Igigi

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This article is about the Igigi in Mesopotamian mythology. For the article about the Akkadian king "Igigi," see Igigi (Akkadian King).

Igigi was a term used to refer to the gods of heaven in Sumerian mythology. Though sometimes synonymous with the term "Annunaki", in one myth the Igigi were the younger gods who were servants of the Annunaki, until they rebelled and were replaced by the creation of humans.[1]

Etymology[edit]

Igi means (eye) in both Sumerian and Akkadian languages, gi stands for (penetrate sexually).[2] Therefore, Igigi could be translated to (Eyes in the sky, the watchers, who deflower).[3]

Atrahasis[edit]

Sumerian paradise is described as a garden in the myth of Atrahasis where lower rank deities (the Igigi) are put to work digging a watercourse by the more senior deities (the Anunnaki).[4]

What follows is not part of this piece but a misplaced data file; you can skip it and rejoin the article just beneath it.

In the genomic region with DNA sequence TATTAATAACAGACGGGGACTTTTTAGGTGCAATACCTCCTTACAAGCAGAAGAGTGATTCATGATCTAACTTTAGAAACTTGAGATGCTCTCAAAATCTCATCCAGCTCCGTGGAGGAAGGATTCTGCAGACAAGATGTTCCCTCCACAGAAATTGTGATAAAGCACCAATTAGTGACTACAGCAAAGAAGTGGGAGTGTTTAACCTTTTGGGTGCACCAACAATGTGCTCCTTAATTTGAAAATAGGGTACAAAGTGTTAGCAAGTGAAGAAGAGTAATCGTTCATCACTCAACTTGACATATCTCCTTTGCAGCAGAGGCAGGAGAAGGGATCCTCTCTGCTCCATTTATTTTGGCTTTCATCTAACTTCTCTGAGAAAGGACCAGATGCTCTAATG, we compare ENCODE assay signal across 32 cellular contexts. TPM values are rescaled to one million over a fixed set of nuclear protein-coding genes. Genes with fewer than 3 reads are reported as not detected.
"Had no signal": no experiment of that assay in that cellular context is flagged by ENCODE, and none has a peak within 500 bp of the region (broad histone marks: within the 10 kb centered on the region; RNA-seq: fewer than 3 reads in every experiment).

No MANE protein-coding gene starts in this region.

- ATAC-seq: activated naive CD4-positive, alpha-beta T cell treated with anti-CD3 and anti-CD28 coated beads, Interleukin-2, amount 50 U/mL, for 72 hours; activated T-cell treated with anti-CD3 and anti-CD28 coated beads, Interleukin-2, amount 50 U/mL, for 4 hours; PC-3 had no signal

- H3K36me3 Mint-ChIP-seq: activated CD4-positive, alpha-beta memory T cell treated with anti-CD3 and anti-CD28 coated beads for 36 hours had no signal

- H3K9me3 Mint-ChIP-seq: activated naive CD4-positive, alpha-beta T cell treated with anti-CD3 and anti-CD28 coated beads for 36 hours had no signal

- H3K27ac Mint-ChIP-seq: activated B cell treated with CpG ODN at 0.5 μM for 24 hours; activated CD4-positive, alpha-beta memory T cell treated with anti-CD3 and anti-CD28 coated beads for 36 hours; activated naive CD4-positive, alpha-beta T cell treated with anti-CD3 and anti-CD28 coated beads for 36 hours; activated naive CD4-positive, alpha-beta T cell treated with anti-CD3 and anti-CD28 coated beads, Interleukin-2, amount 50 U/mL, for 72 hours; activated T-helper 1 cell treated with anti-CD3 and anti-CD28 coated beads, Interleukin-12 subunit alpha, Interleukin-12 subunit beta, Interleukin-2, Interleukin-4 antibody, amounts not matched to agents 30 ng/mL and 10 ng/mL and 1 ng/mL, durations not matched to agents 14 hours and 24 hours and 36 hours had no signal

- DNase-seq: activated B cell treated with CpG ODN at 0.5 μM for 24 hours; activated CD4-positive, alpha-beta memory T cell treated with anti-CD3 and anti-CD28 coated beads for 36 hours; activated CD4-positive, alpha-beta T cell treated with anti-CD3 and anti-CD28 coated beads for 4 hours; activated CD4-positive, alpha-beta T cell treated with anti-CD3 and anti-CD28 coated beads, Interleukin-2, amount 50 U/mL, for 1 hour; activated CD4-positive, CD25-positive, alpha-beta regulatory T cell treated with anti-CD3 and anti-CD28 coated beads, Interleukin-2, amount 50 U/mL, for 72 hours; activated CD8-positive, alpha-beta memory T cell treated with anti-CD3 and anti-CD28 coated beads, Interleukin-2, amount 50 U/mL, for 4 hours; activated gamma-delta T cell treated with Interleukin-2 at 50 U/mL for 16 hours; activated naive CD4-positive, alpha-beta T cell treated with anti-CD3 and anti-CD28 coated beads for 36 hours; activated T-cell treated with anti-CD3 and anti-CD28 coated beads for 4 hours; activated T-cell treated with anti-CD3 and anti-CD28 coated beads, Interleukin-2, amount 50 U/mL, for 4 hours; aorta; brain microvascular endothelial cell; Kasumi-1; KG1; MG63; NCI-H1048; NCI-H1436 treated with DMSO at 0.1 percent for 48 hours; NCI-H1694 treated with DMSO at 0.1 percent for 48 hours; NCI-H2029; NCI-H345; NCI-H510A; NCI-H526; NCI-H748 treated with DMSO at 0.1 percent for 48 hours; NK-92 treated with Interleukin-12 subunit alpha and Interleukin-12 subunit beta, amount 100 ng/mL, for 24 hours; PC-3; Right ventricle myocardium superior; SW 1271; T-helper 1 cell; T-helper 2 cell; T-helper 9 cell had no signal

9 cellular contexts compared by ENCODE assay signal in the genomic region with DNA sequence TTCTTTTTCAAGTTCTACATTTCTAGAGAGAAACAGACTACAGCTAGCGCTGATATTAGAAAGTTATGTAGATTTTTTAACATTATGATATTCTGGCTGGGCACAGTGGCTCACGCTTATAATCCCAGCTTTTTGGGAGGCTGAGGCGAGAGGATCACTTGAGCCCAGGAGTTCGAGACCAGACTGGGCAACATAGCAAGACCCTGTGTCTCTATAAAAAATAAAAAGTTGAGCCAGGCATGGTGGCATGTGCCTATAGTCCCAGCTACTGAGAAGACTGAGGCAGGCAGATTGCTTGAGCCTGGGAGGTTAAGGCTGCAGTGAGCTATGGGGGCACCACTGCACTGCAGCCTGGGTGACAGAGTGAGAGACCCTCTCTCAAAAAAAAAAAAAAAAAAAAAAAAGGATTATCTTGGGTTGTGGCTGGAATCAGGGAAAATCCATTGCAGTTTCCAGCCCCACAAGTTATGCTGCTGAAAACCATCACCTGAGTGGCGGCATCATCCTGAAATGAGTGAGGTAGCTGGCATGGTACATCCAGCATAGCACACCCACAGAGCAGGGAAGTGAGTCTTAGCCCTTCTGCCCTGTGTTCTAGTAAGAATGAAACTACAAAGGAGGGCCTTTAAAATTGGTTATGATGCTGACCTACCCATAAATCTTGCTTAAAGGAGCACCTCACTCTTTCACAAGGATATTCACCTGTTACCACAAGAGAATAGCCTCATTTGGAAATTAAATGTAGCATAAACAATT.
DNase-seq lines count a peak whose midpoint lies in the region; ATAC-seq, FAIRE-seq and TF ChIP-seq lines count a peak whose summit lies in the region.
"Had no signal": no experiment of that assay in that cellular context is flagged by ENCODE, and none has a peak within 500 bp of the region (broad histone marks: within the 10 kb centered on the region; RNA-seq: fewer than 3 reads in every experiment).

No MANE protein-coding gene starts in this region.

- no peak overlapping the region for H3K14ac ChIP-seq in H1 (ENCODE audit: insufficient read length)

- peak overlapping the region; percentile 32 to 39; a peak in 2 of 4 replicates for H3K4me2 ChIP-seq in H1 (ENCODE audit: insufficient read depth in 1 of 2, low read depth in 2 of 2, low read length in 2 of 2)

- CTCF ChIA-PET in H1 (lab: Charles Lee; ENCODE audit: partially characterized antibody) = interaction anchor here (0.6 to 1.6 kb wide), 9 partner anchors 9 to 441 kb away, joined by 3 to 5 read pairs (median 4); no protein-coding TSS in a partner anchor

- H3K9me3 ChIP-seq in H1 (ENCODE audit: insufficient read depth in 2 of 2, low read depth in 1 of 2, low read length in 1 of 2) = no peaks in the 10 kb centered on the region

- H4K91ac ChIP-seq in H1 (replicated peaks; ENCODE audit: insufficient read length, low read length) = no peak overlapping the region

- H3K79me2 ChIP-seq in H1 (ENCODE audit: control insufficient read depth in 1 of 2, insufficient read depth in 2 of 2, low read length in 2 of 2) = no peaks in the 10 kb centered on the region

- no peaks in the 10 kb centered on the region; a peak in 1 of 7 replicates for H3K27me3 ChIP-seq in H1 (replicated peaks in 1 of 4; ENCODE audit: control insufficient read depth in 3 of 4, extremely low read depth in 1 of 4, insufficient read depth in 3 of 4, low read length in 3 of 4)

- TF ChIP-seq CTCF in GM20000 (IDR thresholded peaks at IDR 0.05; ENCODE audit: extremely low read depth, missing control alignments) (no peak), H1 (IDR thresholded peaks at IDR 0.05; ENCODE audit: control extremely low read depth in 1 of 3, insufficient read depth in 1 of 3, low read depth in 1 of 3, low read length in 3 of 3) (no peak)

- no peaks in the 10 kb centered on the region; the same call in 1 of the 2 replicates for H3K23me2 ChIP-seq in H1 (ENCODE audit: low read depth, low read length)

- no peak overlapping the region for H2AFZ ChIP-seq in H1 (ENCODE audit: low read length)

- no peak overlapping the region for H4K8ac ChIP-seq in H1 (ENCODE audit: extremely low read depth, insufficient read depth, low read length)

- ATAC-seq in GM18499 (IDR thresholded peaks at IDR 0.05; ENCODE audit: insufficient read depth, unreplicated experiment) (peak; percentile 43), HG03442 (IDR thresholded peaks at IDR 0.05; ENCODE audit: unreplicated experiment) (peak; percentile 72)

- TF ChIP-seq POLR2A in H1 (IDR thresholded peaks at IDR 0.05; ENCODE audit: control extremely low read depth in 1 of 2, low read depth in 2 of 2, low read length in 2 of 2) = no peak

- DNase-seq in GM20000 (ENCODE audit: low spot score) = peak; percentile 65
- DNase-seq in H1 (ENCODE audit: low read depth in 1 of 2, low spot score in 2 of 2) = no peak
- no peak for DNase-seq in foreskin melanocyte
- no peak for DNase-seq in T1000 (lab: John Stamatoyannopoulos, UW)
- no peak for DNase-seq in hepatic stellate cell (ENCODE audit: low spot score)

When the gods, man-like,

Bore the labour, carried the load,
The gods' load was great,
The toil grievous, the trouble excessive.
The great Anunnaku, the Seven,
Were making the Igigu undertake the toil.[5]

The Igigi then rebel against the dictatorship of Enlil, setting fire to their tools and surrounding Enlil's great house by night. On hearing that toil on the irrigation channel is the reason for the disquiet, the Anunnaki council decide to create man to carry out agricultural labour.[5]

See also[edit]

References[edit]

  1. ^ Leick, Gwendolyn: A Dictionary of Ancient Near Eastern Mythology (NY: Routledge, 1998), p. 85
  2. ^ The Pennsylvania Sumerian Dictionary
  3. ^ Strassman, Rick; Wojtowicz, Slawek; Luna, Luis Eduardo; Frecska, Ede (2008). Inner Paths to Outer Space: Journeys to Alien Worlds through Psychedelics and Other Spiritual Technologies. Inner Traditions / Bear & Co. p. 239. ISBN 1594779996. 
  4. ^ William P. Brown (June 1999). The ethos of the cosmos: the genesis of moral imagination in the Bible. Wm. B. Eerdmans Publishing. pp. 140–. ISBN 978-0-8028-4539-9. Retrieved 17 June 2011. 
  5. ^ a b Millard, A.R., New Babylonian 'Genesis' Story, p. 8, The Tyndale Biblical Archaeology Lecture, 1966; Tyndale Bulletin 18, 3-18, 1967.

External links[edit]